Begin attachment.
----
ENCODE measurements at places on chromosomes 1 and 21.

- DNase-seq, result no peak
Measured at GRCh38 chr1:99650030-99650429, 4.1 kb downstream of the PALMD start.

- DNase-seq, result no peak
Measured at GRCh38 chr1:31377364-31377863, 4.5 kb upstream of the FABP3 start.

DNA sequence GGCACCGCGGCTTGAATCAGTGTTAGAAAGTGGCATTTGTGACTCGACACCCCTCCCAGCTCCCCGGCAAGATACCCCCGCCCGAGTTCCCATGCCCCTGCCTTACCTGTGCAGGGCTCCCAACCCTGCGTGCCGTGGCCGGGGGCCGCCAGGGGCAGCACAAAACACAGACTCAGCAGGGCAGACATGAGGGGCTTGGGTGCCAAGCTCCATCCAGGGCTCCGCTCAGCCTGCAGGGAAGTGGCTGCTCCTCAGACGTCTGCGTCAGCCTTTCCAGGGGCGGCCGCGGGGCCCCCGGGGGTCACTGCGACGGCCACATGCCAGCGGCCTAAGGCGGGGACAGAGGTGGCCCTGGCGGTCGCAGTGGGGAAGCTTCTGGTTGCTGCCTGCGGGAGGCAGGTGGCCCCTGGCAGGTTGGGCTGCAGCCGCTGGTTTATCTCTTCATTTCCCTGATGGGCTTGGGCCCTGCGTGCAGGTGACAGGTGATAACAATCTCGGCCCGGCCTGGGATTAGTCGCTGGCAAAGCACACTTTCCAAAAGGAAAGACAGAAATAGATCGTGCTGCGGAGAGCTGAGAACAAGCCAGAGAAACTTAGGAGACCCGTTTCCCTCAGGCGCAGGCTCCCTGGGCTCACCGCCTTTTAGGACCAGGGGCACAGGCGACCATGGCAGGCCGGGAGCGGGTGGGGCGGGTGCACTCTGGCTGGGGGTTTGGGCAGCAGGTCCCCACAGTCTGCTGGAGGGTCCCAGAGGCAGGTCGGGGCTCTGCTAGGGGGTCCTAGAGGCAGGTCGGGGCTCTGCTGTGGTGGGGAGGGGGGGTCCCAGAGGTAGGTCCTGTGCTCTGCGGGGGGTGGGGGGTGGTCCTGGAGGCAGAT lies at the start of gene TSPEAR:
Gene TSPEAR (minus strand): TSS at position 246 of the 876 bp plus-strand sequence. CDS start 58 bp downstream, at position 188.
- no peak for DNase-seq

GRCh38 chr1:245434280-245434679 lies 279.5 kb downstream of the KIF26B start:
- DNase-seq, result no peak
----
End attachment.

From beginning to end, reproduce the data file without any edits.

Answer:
ENCODE measurements at places on chromosomes 1 and 21.

- DNase-seq, result no peak
Measured at GRCh38 chr1:99650030-99650429, 4.1 kb downstream of the PALMD start.

- DNase-seq, result no peak
Measured at GRCh38 chr1:31377364-31377863, 4.5 kb upstream of the FABP3 start.

DNA sequence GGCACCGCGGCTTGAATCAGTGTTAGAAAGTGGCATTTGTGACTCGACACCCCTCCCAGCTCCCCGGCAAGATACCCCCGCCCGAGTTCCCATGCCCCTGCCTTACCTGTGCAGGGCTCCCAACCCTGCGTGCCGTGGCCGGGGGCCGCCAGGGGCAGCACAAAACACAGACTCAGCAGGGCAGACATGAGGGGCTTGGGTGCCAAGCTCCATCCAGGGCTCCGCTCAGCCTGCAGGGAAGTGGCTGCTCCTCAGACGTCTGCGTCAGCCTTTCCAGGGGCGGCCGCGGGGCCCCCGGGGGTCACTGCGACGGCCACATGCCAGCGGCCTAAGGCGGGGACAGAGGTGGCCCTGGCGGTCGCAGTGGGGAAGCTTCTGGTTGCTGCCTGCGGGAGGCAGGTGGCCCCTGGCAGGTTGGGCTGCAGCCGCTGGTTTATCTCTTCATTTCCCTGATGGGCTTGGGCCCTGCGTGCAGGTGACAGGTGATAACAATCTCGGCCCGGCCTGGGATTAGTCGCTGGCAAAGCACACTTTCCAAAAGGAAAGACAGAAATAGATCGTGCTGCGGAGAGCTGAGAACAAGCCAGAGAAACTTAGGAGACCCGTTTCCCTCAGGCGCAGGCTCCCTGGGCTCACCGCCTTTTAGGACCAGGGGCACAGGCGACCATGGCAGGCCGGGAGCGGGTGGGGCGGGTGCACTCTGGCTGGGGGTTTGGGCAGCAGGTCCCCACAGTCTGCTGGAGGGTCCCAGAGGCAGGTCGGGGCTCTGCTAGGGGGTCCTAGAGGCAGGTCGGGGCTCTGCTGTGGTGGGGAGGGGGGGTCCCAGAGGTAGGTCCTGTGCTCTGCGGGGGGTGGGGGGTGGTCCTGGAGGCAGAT lies at the start of gene TSPEAR:
Gene TSPEAR (minus strand): TSS at position 246 of the 876 bp plus-strand sequence. CDS start 58 bp downstream, at position 188.
- no peak for DNase-seq

GRCh38 chr1:245434280-245434679 lies 279.5 kb downstream of the KIF26B start:
- DNase-seq, result no peak